We enjoyed the traditional New Year’s Eve meal of cotechino and lentils rather more than last year’s. It might have been the quality of the sausage itself, it might have been the fact that we knew we wouldn’t have to eat another one for twelve months, it might even have been the negroni we had beforehand. Whatever. It was better this time.
We half-considered going down to Piazza San Marco, but decided against it. The fireworks aren’t as impressive as those for Redentore, and only last about fifteen minutes anyway. We decided to give it a miss.
Then, just after the bells, Caroline came back from the kitchen to tell me that somebody was setting fireworks off in the street. There were three people, a young boy, his dad and grandpa who was entrusted with firework duty, possibly due to past experience in lobbing Mills bombs at fleeing fascists.
As we watched, he moved slowly and purposefully around the street, oblivious to his own safety and, indeed, the safety of anybody else. Spent fireworks were examined at arms length. Live ones were lit within inches of recently extinguished ones. A small rocket pinged off a neighbour's balcony, fortunately without setting light to anything, at which point we thought it prudent to close the window.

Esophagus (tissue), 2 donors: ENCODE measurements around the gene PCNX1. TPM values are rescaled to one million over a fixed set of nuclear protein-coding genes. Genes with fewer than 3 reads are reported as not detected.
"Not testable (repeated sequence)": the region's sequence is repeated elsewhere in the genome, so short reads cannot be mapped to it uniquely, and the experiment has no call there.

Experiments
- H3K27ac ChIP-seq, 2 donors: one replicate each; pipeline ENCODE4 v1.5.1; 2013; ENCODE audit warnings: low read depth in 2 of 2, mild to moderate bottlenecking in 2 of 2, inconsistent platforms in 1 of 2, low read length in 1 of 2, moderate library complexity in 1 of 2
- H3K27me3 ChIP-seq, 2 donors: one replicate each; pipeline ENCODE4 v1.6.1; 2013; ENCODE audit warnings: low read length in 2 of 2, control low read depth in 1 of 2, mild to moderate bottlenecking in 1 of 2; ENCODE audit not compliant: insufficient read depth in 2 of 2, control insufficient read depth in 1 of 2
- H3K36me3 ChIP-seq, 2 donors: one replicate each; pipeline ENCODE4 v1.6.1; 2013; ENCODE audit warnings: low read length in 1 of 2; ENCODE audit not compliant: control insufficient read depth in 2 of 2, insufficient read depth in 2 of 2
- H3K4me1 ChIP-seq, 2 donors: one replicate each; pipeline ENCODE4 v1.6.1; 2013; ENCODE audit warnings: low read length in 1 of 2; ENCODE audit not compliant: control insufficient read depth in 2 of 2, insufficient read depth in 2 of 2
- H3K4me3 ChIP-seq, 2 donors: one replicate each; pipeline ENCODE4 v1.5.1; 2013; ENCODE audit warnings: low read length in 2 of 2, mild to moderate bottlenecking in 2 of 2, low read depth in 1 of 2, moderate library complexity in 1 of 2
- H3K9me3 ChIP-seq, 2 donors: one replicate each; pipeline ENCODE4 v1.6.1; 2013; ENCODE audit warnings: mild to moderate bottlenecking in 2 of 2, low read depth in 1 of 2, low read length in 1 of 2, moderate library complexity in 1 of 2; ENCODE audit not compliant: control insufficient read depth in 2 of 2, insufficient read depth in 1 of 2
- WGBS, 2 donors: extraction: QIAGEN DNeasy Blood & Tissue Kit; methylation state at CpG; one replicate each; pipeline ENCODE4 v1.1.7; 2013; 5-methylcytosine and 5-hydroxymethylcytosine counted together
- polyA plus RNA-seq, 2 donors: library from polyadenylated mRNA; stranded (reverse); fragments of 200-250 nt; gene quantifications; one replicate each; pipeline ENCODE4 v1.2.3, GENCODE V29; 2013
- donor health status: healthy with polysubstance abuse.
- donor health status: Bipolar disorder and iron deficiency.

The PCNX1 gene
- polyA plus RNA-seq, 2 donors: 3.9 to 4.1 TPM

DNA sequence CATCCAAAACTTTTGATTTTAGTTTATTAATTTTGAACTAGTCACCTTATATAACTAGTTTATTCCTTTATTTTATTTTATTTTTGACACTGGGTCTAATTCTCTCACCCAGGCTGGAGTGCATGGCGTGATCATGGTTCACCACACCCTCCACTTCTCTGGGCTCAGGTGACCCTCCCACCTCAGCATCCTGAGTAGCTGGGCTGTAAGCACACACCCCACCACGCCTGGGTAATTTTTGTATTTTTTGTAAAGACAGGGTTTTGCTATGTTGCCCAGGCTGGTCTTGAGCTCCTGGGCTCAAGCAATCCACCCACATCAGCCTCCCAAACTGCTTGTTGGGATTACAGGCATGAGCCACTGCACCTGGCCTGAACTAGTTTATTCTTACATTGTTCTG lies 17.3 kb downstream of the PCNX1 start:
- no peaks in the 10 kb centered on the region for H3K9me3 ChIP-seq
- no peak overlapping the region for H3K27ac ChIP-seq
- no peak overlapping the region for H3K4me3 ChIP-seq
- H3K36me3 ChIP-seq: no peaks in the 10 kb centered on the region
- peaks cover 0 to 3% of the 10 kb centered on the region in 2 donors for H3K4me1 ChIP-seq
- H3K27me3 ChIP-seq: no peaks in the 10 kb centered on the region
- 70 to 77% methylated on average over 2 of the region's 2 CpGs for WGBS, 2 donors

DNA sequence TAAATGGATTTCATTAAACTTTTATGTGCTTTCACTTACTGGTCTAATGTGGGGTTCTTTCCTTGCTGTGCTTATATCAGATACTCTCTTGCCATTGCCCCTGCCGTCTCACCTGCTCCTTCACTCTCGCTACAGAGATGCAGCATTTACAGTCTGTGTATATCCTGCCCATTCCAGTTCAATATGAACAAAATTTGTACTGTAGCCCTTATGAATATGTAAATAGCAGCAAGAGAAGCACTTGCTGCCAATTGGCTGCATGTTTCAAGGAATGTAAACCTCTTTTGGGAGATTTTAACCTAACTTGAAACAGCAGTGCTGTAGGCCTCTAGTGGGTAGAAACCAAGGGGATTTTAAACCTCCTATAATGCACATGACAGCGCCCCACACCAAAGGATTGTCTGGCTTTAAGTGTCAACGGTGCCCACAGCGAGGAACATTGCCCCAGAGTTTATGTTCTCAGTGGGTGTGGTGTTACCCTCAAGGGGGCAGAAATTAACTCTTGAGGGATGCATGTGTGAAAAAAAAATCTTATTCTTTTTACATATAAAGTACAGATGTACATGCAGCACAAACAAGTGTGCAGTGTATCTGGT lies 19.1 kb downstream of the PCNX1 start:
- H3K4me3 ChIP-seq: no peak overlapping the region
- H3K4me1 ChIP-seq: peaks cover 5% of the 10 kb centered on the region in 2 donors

Caroline wondered if perhaps we’d seen enough by now, but I thought we should stay and watch just in case we were needed to make an emergency phone call.
He finished up by gathering together the smouldering remnants and placing them in a bag of live ones. Then, without even turning his head, he insouciantly tossed a banger over his shoulder and they were off into the night.
We went up to the altana to watch the fireworks above San Marco. Fun, but to be honest, they weren't really able to compete.
Buon Anno everyone.